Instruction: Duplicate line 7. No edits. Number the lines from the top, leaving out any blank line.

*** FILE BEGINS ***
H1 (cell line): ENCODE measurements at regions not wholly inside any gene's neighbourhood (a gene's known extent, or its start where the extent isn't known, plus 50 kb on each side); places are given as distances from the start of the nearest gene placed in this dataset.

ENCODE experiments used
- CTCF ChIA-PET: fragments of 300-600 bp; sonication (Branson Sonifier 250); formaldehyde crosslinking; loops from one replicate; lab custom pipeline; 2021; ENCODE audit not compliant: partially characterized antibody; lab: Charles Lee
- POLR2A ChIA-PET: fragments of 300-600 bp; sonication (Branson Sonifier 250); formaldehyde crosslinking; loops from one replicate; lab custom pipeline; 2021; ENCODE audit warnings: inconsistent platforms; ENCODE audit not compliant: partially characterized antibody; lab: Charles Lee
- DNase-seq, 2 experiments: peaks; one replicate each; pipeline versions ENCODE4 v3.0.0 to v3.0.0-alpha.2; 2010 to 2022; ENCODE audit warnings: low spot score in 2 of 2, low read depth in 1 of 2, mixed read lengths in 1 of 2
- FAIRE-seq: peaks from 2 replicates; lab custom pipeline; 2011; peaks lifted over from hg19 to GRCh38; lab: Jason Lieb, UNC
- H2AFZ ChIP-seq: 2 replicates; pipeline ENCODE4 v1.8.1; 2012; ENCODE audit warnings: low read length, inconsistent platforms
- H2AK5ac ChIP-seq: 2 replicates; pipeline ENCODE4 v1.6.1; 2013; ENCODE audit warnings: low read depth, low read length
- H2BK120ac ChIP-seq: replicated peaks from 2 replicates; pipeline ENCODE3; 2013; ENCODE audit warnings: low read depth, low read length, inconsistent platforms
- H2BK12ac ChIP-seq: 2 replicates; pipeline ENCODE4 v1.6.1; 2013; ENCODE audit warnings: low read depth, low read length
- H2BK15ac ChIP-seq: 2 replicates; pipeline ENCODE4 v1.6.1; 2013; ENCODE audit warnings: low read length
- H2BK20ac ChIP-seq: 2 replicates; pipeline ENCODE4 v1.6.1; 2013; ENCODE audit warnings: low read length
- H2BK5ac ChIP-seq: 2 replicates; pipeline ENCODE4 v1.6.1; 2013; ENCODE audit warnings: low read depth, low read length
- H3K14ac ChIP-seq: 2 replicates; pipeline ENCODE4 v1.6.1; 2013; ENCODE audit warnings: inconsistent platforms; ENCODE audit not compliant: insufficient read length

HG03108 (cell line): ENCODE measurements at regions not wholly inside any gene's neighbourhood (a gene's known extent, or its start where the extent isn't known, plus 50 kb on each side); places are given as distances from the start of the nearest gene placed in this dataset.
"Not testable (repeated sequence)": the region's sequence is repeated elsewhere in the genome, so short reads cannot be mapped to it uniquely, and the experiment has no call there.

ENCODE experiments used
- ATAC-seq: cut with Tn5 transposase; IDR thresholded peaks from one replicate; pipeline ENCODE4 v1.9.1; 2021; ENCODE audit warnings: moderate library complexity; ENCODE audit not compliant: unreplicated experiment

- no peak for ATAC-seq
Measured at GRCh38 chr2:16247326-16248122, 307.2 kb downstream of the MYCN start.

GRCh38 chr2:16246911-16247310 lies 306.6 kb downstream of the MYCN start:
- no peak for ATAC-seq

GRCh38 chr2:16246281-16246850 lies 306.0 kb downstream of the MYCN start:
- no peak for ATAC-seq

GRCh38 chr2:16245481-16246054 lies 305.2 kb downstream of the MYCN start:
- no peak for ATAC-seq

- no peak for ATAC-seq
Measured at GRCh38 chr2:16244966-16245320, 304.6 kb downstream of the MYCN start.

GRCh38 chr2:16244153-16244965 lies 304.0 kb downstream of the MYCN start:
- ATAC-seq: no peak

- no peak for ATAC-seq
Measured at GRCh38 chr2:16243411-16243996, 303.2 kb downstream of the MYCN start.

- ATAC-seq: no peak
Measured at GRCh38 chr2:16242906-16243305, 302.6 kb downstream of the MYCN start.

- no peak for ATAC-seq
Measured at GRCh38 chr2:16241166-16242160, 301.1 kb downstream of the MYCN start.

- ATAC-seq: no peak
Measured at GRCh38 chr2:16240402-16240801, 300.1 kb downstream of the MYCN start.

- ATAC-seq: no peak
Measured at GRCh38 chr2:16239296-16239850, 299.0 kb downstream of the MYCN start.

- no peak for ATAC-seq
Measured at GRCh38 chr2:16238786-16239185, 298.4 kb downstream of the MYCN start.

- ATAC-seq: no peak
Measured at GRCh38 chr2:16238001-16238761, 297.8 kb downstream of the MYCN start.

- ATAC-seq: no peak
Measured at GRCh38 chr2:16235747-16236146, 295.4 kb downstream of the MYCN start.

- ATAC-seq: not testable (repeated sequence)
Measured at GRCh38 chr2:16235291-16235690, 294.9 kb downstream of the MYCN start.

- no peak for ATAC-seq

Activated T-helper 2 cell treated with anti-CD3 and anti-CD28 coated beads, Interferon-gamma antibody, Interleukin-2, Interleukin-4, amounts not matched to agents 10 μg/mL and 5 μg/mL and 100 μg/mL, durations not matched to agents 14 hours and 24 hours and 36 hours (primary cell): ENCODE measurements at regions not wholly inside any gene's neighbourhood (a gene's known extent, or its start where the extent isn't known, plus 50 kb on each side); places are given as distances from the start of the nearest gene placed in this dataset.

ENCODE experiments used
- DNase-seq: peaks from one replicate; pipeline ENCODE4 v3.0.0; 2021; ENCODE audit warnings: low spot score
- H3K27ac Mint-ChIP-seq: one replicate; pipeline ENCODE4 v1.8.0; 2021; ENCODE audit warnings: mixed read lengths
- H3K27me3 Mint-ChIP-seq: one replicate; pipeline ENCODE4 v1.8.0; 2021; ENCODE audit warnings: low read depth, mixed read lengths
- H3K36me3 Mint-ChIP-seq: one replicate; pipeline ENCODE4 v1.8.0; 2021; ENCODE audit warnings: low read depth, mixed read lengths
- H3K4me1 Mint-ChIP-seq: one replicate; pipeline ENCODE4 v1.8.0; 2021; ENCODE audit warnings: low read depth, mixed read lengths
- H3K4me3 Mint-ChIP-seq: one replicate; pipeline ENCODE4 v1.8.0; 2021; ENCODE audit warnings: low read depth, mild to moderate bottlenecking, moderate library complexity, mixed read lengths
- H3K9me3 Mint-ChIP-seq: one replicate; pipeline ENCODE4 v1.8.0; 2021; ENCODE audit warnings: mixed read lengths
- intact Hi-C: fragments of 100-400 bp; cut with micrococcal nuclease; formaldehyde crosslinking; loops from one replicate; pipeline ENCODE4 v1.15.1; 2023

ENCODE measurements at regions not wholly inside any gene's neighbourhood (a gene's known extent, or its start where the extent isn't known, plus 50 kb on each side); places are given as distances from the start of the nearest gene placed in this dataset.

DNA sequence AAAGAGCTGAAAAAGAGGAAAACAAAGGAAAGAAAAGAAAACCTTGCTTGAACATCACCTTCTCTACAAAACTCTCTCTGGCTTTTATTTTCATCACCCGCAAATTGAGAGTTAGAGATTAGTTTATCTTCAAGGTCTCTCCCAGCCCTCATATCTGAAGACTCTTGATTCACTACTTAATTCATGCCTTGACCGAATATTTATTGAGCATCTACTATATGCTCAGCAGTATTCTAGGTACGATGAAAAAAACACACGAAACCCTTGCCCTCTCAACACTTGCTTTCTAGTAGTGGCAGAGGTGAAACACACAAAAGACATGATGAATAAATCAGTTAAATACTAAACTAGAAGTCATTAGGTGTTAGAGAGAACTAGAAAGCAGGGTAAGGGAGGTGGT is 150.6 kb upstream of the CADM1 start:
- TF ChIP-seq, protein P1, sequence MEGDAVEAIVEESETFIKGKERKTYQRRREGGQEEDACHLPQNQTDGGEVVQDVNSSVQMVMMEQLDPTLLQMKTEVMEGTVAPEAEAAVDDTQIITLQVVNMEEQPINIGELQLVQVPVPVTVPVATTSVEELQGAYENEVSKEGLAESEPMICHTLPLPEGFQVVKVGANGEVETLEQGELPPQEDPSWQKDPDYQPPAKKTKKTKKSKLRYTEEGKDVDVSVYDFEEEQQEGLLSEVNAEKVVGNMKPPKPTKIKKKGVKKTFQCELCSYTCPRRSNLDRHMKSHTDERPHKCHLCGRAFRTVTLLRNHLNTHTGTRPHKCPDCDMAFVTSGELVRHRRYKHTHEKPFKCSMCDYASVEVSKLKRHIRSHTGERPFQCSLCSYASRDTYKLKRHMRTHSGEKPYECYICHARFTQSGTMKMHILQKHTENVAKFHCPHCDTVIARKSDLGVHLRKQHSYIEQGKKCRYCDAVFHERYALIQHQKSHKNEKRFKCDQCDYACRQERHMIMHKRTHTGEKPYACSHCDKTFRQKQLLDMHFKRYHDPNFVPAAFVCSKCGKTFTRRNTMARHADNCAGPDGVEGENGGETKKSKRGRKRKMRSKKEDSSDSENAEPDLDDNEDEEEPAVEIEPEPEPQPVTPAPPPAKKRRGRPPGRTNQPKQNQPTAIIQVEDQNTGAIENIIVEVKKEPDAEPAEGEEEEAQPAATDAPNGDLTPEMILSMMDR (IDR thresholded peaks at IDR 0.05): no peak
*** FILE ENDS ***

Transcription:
- H2AFZ ChIP-seq: 2 replicates; pipeline ENCODE4 v1.8.1; 2012; ENCODE audit warnings: low read length, inconsistent platforms